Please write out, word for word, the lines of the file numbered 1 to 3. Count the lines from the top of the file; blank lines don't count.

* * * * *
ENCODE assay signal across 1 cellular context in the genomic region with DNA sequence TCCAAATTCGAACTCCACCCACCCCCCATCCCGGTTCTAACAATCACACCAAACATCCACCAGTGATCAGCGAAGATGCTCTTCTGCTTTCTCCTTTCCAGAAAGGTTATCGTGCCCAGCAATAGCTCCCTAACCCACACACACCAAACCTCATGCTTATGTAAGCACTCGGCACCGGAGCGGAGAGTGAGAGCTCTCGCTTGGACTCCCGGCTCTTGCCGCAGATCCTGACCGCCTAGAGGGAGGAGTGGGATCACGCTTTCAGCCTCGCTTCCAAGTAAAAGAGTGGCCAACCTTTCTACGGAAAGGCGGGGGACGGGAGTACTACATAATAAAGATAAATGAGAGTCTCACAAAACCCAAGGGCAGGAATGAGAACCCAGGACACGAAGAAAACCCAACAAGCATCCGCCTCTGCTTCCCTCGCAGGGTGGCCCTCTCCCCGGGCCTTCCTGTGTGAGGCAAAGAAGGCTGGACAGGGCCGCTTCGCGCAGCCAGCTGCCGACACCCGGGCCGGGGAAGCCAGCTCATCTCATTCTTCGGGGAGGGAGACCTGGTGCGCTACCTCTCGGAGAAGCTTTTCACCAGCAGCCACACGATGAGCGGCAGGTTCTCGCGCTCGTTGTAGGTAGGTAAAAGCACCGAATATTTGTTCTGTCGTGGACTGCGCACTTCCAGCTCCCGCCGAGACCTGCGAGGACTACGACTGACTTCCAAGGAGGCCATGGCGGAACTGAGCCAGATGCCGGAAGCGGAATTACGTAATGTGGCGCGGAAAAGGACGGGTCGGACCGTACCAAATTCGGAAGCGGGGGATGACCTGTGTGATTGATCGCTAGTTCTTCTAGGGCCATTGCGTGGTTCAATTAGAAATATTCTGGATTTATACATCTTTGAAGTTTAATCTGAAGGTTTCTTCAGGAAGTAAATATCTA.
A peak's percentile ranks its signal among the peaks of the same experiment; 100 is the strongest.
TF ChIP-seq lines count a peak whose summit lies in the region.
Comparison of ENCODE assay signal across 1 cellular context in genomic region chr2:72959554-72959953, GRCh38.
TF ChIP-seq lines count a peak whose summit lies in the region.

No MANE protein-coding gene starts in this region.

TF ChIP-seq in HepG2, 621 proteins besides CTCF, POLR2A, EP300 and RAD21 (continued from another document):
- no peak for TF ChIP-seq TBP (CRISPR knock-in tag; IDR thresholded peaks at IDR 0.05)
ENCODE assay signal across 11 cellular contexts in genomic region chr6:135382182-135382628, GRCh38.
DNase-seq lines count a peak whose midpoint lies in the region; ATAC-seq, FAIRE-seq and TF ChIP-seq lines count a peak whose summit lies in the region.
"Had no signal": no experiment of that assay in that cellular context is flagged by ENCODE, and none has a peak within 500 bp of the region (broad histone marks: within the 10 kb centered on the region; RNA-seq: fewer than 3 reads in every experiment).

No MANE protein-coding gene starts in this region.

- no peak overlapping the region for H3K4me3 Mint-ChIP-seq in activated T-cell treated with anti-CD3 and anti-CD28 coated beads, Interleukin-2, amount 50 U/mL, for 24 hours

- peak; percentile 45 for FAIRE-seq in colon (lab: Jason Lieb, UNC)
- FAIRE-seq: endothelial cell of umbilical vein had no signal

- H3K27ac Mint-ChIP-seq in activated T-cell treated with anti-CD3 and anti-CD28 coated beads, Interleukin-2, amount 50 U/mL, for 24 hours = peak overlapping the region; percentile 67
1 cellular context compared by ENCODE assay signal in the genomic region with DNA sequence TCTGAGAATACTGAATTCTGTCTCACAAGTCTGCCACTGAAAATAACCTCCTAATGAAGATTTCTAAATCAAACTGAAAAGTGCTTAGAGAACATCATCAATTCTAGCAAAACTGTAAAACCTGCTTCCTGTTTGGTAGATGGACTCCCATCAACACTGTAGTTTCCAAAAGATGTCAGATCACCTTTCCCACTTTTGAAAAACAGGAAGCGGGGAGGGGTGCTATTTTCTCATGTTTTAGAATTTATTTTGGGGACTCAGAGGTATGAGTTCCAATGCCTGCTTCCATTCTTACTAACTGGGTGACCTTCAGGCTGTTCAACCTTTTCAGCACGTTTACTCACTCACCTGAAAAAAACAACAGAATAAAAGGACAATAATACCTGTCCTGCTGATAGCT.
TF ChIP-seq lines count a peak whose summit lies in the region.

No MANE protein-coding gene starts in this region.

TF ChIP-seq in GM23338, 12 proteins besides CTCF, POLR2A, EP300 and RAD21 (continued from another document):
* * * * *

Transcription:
ENCODE assay signal across 1 cellular context in the genomic region with DNA sequence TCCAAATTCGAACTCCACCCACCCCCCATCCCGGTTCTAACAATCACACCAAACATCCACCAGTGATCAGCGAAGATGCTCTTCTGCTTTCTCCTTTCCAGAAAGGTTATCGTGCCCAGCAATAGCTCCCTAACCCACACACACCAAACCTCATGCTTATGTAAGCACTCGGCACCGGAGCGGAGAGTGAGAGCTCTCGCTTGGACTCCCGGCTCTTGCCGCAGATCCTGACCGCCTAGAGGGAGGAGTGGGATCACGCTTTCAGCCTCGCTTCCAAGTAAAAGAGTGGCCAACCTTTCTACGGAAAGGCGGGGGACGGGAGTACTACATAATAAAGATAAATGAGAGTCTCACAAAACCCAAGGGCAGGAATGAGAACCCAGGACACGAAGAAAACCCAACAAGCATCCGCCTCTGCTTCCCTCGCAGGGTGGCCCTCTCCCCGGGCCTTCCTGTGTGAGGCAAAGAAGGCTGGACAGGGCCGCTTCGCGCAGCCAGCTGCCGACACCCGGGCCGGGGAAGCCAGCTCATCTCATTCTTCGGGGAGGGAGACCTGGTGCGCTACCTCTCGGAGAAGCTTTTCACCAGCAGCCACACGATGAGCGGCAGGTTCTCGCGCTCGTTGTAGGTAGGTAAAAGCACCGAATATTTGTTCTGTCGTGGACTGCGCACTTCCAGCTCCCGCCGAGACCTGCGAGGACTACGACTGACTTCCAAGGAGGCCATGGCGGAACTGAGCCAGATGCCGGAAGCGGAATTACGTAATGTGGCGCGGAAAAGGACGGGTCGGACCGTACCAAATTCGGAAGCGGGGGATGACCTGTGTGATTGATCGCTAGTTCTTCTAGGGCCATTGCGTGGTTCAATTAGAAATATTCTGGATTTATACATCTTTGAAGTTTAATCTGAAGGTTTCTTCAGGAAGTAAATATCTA.
A peak's percentile ranks its signal among the peaks of the same experiment; 100 is the strongest.
TF ChIP-seq lines count a peak whose summit lies in the region.